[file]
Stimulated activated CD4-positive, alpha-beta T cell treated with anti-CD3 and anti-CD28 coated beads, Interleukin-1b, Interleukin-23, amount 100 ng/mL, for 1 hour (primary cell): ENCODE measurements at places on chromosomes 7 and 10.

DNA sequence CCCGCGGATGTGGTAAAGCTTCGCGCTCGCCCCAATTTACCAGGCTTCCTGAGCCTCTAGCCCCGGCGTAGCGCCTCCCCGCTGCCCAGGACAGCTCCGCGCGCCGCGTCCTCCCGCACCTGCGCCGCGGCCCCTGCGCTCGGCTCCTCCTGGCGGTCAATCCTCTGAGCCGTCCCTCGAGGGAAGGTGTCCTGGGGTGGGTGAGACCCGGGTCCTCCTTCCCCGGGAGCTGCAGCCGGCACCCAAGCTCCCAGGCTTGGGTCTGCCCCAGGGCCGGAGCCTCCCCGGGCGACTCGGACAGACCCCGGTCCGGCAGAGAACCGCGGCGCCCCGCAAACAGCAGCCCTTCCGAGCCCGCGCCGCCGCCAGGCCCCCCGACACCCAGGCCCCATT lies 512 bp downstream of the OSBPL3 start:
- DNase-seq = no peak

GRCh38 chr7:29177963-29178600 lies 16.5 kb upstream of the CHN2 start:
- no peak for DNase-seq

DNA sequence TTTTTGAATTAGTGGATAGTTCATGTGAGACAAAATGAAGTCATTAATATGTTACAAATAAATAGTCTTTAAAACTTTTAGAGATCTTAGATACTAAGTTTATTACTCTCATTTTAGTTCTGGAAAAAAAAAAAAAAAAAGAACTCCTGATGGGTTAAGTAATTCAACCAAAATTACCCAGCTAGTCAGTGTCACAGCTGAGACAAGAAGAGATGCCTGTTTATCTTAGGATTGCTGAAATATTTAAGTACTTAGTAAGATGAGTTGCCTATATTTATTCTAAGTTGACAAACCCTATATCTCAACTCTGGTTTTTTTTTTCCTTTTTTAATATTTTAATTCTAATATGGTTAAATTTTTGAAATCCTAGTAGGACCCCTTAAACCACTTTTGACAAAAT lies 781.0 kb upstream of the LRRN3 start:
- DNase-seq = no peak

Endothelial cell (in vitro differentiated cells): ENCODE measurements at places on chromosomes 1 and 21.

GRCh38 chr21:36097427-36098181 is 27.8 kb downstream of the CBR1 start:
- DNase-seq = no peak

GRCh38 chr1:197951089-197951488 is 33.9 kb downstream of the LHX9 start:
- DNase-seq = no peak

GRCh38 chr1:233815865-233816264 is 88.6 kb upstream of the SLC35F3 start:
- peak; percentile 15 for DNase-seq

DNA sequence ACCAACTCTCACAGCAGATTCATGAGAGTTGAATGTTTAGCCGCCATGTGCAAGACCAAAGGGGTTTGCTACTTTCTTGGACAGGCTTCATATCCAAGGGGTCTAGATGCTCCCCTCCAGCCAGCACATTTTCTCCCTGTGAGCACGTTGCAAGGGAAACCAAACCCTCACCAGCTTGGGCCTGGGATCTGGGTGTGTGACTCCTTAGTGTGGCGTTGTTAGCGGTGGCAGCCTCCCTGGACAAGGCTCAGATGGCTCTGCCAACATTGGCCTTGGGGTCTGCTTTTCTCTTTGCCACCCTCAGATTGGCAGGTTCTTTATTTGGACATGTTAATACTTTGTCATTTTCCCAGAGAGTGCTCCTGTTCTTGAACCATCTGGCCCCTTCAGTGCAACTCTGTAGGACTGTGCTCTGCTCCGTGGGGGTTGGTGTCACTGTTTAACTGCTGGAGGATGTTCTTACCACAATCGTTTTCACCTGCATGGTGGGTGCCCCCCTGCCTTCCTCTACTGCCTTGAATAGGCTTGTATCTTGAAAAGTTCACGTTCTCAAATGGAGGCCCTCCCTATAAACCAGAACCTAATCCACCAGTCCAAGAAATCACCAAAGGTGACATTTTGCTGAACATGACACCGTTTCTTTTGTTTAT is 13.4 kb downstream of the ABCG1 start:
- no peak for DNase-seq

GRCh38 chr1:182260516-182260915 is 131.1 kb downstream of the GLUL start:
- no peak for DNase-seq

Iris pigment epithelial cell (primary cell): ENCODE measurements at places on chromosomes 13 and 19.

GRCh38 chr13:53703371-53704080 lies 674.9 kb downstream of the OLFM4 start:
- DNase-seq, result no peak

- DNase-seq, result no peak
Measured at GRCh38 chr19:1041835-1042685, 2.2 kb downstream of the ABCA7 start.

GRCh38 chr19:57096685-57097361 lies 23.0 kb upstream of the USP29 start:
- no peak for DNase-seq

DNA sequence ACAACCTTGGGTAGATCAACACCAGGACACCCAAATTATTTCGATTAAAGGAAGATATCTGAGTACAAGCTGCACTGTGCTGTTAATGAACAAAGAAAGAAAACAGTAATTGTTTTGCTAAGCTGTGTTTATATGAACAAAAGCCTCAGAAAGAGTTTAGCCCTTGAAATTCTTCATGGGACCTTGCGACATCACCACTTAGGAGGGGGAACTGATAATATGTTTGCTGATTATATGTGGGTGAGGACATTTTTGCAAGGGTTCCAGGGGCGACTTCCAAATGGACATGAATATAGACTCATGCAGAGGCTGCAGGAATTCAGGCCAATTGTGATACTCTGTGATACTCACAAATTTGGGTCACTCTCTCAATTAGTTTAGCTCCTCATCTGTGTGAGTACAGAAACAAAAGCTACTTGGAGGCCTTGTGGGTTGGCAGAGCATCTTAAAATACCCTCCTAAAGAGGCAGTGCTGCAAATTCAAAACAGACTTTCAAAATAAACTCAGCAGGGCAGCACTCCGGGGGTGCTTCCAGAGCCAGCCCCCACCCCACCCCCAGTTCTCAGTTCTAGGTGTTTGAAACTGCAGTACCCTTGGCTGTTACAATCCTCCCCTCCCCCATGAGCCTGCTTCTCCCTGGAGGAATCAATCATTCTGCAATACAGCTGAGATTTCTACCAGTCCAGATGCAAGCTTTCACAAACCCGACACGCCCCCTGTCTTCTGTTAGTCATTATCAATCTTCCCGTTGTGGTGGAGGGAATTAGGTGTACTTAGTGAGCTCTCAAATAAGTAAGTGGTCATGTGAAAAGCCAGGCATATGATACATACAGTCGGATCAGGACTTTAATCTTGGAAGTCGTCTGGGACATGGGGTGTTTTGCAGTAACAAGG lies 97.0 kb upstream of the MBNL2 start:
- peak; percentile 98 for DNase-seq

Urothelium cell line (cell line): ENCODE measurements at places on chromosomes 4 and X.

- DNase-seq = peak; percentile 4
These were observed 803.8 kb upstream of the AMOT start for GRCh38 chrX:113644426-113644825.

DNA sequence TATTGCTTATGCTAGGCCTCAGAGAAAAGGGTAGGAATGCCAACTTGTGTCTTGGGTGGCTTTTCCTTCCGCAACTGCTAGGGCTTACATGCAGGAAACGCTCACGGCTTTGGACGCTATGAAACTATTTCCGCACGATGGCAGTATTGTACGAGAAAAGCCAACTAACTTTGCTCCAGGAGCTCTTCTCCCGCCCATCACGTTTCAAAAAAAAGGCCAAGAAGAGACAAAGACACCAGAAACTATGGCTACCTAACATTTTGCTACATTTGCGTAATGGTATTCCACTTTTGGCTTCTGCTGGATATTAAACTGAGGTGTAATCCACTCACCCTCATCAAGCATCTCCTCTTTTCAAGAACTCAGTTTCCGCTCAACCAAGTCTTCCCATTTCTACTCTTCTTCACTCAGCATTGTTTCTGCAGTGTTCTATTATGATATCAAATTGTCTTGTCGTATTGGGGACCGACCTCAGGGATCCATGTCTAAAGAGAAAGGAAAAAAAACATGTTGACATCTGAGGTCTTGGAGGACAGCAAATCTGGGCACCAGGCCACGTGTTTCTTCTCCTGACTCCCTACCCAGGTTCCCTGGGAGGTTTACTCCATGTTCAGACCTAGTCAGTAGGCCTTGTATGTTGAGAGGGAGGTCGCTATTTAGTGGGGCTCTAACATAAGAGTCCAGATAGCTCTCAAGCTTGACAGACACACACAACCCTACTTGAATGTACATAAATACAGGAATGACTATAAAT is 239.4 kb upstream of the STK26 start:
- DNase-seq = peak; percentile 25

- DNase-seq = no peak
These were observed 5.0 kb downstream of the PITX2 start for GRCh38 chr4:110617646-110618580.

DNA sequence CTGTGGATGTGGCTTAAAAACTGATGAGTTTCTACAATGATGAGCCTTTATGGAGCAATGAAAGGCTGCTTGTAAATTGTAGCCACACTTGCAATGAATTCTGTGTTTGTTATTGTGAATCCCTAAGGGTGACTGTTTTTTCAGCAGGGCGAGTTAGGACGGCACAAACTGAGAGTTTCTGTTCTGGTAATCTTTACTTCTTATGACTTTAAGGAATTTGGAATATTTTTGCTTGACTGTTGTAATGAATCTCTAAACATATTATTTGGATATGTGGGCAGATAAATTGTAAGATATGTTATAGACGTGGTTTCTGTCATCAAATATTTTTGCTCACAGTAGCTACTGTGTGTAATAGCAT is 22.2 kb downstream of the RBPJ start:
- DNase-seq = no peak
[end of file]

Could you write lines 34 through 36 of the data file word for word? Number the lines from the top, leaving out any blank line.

These were observed 5.0 kb downstream of the PITX2 start for GRCh38 chr4:110617646-110618580.

DNA sequence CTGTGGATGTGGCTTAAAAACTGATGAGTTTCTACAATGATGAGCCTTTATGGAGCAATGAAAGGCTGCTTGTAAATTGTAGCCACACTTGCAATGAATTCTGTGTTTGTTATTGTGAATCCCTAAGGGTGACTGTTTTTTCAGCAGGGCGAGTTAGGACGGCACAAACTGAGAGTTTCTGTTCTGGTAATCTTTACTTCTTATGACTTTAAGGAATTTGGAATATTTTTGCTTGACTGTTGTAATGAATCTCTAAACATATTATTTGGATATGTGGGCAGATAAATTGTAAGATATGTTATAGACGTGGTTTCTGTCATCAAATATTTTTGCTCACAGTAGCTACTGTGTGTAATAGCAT is 22.2 kb downstream of the RBPJ start:
- DNase-seq = no peak